A difficult few years

This latest development hasn’t gone down well with the majority of Manchester United’s fans. They’ve suffered for years now having watched Manchester City, the rival team from the same city, win five of the last six Premier League campaigns.

This dominance has continued this season, with City once again sitting top of the league after four games. United are mid-table and seem light years away from challenging for the title. This is despite Manchester United having a bigger net spend than their rivals since 2016.

Nevertheless, the club remains one of the most followed in the world. Last year, it generated over £550m in revenue and it expects a record £630m to £640m in fiscal 2023.

Will I buy the stock?

Since the Glazers bought Manchester United for £790m in 2005, the club has spent over £1.1bn on transfers. Yet many supporters still accuse the owners of not investing enough. This dynamic is the reason why I’m not interested in investing in football clubs.

Put simply, the majority of fans demand that all surplus cash be reinvested back into the playing squad every season. Manchester United isn’t regularly profitable, but even if it was, most supporters wouldn’t want excess cash just sitting on the balance sheet for a rainy day.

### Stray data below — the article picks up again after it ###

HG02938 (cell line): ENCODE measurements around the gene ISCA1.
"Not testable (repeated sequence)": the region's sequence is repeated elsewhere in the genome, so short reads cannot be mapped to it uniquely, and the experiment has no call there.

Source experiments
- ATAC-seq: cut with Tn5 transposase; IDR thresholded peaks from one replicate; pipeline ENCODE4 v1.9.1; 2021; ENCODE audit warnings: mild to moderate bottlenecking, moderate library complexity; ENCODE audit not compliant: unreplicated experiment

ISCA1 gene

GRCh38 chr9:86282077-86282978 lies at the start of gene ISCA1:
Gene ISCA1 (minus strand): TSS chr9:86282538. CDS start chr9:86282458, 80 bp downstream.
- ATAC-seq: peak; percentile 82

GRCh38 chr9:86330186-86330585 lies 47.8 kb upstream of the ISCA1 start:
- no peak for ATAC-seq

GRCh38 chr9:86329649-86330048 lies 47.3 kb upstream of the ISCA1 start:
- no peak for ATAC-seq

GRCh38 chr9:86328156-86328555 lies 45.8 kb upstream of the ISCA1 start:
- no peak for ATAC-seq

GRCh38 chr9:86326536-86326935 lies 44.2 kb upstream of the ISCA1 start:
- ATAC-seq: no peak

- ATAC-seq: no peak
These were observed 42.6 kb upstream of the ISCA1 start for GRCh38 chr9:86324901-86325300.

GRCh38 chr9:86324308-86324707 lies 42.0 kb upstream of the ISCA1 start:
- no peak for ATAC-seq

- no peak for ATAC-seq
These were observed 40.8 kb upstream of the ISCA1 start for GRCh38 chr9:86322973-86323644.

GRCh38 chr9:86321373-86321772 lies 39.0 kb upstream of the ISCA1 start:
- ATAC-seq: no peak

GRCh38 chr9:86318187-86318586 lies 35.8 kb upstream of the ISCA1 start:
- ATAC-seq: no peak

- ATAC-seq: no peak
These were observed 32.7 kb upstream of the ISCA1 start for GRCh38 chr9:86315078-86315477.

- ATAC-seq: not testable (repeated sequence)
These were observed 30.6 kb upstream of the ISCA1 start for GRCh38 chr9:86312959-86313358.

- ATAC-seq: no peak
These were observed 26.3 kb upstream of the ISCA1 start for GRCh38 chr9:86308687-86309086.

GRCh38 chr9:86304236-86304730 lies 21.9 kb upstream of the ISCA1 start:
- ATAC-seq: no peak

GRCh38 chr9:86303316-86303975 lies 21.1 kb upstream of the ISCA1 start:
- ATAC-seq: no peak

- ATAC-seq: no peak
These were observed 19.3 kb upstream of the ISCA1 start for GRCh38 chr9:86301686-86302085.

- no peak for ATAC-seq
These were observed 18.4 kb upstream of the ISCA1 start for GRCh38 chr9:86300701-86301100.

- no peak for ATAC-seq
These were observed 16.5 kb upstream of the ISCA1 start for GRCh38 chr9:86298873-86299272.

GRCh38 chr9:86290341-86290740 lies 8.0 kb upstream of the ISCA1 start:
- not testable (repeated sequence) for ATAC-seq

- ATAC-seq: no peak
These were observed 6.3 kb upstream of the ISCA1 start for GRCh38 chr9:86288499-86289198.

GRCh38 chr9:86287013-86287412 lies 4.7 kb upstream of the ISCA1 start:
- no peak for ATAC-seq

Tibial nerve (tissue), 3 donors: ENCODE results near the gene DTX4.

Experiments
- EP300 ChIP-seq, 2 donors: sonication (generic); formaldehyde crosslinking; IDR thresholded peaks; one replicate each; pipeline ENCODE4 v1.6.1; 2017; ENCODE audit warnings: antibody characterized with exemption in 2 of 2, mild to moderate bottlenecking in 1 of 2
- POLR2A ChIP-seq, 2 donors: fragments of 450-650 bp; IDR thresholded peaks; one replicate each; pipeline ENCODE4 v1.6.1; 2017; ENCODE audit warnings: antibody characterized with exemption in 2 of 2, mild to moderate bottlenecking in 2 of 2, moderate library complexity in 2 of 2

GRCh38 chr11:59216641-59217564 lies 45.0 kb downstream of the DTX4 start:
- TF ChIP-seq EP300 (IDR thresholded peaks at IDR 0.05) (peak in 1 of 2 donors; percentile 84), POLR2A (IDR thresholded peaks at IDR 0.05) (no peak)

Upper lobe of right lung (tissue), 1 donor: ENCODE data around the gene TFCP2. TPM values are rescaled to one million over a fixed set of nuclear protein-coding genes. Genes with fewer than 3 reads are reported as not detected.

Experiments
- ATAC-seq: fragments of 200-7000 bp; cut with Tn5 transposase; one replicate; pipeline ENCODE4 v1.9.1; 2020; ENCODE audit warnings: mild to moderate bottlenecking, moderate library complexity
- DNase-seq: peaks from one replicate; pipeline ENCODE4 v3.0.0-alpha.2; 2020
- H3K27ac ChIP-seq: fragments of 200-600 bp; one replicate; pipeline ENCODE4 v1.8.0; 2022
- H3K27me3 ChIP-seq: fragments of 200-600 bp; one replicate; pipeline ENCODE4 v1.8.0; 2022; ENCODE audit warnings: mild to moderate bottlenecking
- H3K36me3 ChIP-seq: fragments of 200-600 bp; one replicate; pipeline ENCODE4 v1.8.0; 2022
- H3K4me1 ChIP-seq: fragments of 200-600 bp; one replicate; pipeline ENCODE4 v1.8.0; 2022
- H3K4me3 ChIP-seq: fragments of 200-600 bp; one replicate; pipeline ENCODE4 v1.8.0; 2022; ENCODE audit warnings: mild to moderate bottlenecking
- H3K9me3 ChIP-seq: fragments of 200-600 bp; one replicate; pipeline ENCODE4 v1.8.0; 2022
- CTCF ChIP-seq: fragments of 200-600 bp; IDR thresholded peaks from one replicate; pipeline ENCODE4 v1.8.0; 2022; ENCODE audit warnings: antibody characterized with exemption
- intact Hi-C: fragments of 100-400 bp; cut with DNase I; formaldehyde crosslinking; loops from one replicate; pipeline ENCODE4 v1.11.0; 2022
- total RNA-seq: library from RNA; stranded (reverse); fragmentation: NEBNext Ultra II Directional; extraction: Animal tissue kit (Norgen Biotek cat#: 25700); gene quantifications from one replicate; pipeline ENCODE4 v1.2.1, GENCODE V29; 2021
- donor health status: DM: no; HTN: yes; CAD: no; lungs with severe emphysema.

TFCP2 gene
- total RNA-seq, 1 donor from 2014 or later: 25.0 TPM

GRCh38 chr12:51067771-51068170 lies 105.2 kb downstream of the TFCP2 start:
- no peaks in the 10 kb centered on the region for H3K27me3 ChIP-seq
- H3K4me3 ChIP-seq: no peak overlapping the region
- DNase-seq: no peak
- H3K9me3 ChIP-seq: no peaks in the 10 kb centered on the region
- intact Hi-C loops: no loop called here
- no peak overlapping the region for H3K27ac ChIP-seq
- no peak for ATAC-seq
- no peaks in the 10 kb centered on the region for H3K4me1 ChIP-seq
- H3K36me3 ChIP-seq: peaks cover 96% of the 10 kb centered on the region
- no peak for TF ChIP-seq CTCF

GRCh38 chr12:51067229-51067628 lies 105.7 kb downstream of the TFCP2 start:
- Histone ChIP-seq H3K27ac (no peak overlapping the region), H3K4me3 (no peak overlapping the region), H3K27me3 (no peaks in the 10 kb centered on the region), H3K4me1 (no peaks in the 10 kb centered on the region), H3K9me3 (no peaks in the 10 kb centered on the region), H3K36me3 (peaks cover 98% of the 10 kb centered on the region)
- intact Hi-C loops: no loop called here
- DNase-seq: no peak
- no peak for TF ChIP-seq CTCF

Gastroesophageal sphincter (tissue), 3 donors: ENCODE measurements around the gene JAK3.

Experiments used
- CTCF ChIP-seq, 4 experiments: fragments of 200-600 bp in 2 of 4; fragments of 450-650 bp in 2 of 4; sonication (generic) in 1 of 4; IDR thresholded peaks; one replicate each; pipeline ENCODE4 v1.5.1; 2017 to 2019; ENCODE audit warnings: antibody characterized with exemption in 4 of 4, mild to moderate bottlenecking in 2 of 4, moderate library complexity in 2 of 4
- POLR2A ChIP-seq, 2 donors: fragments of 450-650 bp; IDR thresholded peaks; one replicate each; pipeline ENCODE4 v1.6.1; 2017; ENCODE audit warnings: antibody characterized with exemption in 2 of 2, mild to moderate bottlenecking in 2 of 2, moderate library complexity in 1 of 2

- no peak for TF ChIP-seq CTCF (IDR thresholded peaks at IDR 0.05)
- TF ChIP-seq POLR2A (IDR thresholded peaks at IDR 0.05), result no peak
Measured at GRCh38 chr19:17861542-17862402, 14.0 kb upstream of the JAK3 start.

Also, many fans don’t like the idea of cash being regularly distributed in the form of dividends to shareholders. Manchester United stock stopped paying dividends last year. Like most investors, I value profits and payouts, and there are neither here today.

So I’m not interested in buying the stock. I see it as more suited to day traders than long-term investors.

Should you invest, the value of your investment may rise or fall and your capital is at risk. Before investing, your individual circumstances should be assessed. Consider taking independent financial advice.

Ben McPoland has no position in any of the shares mentioned. The Motley Fool UK has no position in any of the shares mentioned. Views expressed on the companies mentioned in this article are those of the writer and therefore may differ from the official recommendations we make in our subscription services such as Share Advisor, Hidden Winners and Pro. Here at The Motley Fool we believe that considering a diverse range of insights makes us better investors.

More on Investing Articles